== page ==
Environmental Defense Fund's Sustainable Fisheries Toolkit is the leading online resource for science-based information on rights-based management. No single organization in the world has invested more time or resources on rights-based management or education. Use the filters below to explore EDF’s fishery tools, manuals, case studies, academic studies, reports, and activities.

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  • Demographic parameters from seven exploited coral reef lutjanid species were compared as a case study of the implications of intrafamily variation in life histories for multispecies harvest management. Each species had a unique growth pattern, with differences in length-at-age and mean asymptotic fork length, but smaller species generally grew fast during the first 1–2 years of life and larger species grew more slowly over a longer period. The variability in life history strategies of these tropical lutjanids makes generalizations about lutjanid life histories difficult, but the fact that all seven had characteristics that would make them particularly vulnerable to fishing indicates that harvest of tropical lutjanids should be managed with caution.
  • Environmental heterogeneity frequently induces spatial variability in somatic growth, which can cause inter-population differences in reproductive output among organisms for which fecundity is dependent upon body size. Mean asymptotic body size, L∞, varies among populations of several reef fish species. Our study suggests that variation in L∞ within a network of interconnected subpopulations may not be an important determinant of population behavior under certain conditions, but might be important in coping with periods of persistent, system-wide recruitment failure. Key words: Growth, Asymptotic size, Recruitment variability, Spatial structure, Dispersal
  • Our publications highlight how good rights-based management design and accompanying tools can address existing challenges and maximize potential benefits.
  • Interest in the development of Electronic Monitoring (EM) programs for monitoring fisheries has been increasing rapidly over the last decade, resulting in some successful (and some unsuccessful) full scale implementations. This guide identifies 9 essential ‘elements of success’ from 20 EM case studies, a study of the literature, and interviews with key stakeholders, to provide a practical guide for the implementation of EM programs in fisheries around the world.
  • Patchily distributed demersal marine organisms that possess a pelagic larval stage have the potential to form complex linkages among sedentary adult populations through larval dispersal. Effective management of such open populations requires that we know how they are organized and interact. Common research strengths and gaps among researchers working on reef fishes and benthic decapods are highlighted, as well as those areas given greater attention by one group, the lead of which the other group will need to follow. Finally, it is suggested that greater progress towards understanding dispersal and connectivity in the future will best be achieved by integrating the approaches we review into large-scale, multidisciplinary, collaborative research programs developed and carried out in association with natural resource managers.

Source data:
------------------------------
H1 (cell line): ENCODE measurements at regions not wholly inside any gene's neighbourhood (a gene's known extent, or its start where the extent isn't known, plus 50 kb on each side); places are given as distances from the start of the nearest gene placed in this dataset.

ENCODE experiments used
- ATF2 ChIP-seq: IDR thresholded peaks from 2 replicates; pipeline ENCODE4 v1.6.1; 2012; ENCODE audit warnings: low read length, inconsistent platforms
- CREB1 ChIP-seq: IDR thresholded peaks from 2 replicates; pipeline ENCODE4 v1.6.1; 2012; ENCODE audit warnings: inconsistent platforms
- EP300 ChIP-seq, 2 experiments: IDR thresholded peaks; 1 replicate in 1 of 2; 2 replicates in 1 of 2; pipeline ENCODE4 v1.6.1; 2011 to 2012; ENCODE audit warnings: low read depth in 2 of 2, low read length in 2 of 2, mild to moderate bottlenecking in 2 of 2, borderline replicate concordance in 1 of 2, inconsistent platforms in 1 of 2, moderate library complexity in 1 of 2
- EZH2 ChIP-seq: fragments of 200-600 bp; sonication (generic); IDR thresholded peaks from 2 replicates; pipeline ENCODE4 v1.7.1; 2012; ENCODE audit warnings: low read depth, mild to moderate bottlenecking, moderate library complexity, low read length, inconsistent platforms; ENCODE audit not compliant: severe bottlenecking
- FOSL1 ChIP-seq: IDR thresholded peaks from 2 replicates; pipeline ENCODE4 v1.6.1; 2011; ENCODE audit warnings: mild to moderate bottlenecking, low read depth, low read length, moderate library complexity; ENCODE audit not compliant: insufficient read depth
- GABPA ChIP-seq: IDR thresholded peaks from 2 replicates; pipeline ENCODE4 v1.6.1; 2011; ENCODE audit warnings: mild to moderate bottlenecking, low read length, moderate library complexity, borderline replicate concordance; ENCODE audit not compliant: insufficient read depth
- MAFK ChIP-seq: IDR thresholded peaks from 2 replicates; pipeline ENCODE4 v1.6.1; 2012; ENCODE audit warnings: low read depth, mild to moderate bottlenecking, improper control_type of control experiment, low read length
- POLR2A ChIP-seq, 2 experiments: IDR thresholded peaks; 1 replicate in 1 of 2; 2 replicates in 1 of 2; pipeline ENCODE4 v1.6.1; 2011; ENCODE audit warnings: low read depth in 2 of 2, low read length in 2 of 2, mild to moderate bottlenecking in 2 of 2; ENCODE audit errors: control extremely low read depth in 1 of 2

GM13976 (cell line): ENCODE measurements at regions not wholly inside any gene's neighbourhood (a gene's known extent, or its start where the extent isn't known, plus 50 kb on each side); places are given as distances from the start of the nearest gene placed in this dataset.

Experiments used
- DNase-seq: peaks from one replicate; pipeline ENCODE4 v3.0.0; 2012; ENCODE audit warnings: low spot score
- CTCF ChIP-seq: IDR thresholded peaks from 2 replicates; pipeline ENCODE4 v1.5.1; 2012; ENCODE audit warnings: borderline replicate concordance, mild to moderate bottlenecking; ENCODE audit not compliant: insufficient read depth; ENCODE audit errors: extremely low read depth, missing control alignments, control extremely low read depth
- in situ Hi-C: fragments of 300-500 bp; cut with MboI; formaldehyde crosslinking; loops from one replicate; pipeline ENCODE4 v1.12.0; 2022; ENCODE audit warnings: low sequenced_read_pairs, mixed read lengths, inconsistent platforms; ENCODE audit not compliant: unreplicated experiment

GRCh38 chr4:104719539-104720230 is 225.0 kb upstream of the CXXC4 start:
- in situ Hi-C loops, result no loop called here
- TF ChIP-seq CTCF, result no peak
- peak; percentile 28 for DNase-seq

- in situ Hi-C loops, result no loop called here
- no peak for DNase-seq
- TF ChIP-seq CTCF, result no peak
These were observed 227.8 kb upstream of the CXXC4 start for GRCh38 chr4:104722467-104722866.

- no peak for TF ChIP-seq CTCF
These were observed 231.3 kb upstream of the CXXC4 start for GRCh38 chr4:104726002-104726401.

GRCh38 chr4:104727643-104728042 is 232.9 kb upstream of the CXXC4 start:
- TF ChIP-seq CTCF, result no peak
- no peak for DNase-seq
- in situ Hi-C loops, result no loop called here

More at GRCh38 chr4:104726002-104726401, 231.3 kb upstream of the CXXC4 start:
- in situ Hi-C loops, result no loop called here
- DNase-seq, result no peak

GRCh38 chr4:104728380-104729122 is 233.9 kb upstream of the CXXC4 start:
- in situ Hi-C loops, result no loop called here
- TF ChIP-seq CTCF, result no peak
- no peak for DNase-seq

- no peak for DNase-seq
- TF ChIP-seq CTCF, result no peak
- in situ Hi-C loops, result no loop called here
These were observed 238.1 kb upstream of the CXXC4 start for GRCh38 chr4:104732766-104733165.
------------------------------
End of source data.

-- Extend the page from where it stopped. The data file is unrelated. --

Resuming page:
• The ocean science and policy communities articulate two prevailing arguments to encourage changes in human behavior that will result in conservation of marine biological diversity. The first is utilitarian and includes encouraging the sustainable use of exploited ocean resources (i.e., prudent use of the public commons) and conserving particular attributes of the environment that provide ecosystem services such as processing wastes from human activities. The other is ethical and includes valuing biological diversity for its inherent properties and believing in its conservation for its own sake. Are these two approaches alone sufficient to build the social consensus needed to alter human behavior and implement programs to preserve and restore the world's oceans?
  • Developing a deep understanding about the condition of a fishery across bio-ecological, governance and management, markets and finance, and socio-cultural systems is important for determining challenges and opportunities to sustainable management. Use this tool to diagnose the current conditions of the critical components for sustainable fisheries at a site.
  • This User Guide accompanies the Diagnostic Scorecard. Download this User Guide for detailed instructions on using the Tool.
  • A growing push to implement catch share fishery programs is based partly on the recognition that they may provide stronger incentives for ecological stewardship than conventional fisheries management. Using data on population status, quota compliance, discard rates, use of habitat-damaging gear, and landings for 15 catch share programs in North America, I tested the hypothesis that catch share systems lead to improved ecological stewardship and status of exploited populations.
  • Because conventional markets value only certain goods or services in the ocean (e.g. fish), other services provided by coastal and marine ecosystems that are not priced, paid for, or stewarded tend to become degraded.Coastal socio-ecosystems are particularly susceptible to these market failures. Here, we describe ‘ecomarkets’ – markets and financial tools – that could generate value for broad portfolios of coastal ecosystem services by addressing the unique problems of the coastal zone, including the lack of clear management and exclusion rights.